Arduino Forum

Using Arduino => Motors, Mechanics, and Power => Topic started by: GSC0TT on Jan 06, 2013, 12:59 am

Title: Q about power sources
Post by: GSC0TT on Jan 06, 2013, 12:59 am
hi, i am very new to arduino and have little to no experience with this type of hardware

and was wonderin if i was to connect some motors to my arduino can I construct or buy somethin that would allow me to run power to the motors without running it through the arduino?

  (the electric moters i was planning to use come from a toy bulldozer and use 4 or maybe 6 D -ize batteries and i dont think i should pull that amount of current or power through the arduino circut)

any help would be appreciated
Title: Re: Q about power sources
Post by: larryd on Jan 06, 2013, 01:07 am
Relays and Transistors will isolate your Arduino from your motors.
Title: Re: Q about power sources
Post by: GSC0TT on Jan 06, 2013, 05:59 am
thanks, now to google those things
Title: Re: Q about power sources
Post by: larryd on Jan 06, 2013, 06:22 am
http://arduino-info.wikispaces.com/RelayIsolation
http://arduino-info.wikispaces.com/DC-Motors
Title: Re: Q about power sources
Post by: JimboZA on Jan 06, 2013, 07:03 am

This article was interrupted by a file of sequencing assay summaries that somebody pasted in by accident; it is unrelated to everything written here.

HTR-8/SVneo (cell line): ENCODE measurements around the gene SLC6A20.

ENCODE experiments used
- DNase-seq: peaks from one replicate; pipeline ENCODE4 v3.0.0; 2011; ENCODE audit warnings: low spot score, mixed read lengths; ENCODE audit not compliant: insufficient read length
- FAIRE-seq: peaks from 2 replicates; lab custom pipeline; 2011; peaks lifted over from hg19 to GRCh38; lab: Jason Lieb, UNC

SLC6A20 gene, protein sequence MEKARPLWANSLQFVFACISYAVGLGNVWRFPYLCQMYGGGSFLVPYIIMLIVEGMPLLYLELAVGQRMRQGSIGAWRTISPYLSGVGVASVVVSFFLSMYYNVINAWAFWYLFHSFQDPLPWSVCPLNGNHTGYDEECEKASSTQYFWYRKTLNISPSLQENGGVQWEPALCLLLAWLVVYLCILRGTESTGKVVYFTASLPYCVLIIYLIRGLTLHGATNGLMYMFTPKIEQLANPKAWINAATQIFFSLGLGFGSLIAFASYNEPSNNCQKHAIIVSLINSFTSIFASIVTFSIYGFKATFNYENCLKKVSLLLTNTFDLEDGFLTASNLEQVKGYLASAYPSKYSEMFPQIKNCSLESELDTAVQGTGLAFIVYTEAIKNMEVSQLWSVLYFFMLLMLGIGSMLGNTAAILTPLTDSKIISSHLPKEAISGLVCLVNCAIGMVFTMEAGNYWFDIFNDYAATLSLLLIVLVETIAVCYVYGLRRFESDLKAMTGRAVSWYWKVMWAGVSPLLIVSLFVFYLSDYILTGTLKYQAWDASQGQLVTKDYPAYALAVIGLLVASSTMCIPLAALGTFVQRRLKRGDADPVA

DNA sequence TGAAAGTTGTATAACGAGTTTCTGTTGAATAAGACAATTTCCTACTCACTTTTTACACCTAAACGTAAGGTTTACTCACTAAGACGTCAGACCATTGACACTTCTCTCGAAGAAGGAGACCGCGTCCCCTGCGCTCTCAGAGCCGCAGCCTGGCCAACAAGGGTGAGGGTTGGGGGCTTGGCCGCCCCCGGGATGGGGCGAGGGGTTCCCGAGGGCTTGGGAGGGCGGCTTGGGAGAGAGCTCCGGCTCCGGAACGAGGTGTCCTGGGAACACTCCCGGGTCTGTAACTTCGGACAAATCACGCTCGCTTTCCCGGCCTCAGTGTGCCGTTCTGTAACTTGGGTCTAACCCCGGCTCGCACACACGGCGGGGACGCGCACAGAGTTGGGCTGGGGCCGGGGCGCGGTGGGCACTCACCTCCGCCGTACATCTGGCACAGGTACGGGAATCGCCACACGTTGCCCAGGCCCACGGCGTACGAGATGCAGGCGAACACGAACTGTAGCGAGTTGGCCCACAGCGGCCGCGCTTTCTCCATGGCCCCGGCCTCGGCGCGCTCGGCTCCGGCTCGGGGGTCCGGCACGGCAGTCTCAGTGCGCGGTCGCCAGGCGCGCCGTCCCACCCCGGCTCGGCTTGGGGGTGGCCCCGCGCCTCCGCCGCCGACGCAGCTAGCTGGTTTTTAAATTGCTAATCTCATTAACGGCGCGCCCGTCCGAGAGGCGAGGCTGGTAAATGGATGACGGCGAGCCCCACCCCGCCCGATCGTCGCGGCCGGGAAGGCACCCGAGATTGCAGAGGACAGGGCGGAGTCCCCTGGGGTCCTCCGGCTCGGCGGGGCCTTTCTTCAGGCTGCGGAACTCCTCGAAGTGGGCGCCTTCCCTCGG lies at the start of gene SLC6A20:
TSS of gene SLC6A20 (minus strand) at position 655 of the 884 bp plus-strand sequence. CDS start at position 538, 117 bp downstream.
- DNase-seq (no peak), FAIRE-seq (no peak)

You might also find this (http://www.danielsoltis.com/notdatasheets/BC547.pdf) useful: it explains the transistor in words that made sense even to moi.
Title: Re: Q about power sources
Post by: keeper63@cox.net on Jan 06, 2013, 07:15 am
Most DC motor controller boards and shields (like the popular ones based on the L293 and L298) for the Arduino allow you to power the motors via an external power source. Some require the Arduino board to supply the logic supply for the h-bridge; others have an on-board regulator, and can take the power from the motor supply. Some have jumpers to select what you want; some can even power the Arduino (ie, the supply for the motor and driver board also powers the Arduino).

Above all else, you need to know the voltage of your motors, and the worst-case (stall) current needs of them - before you can select -any- controller. If you don't have a multimeter to measure this, that meter should be your -first- purchase.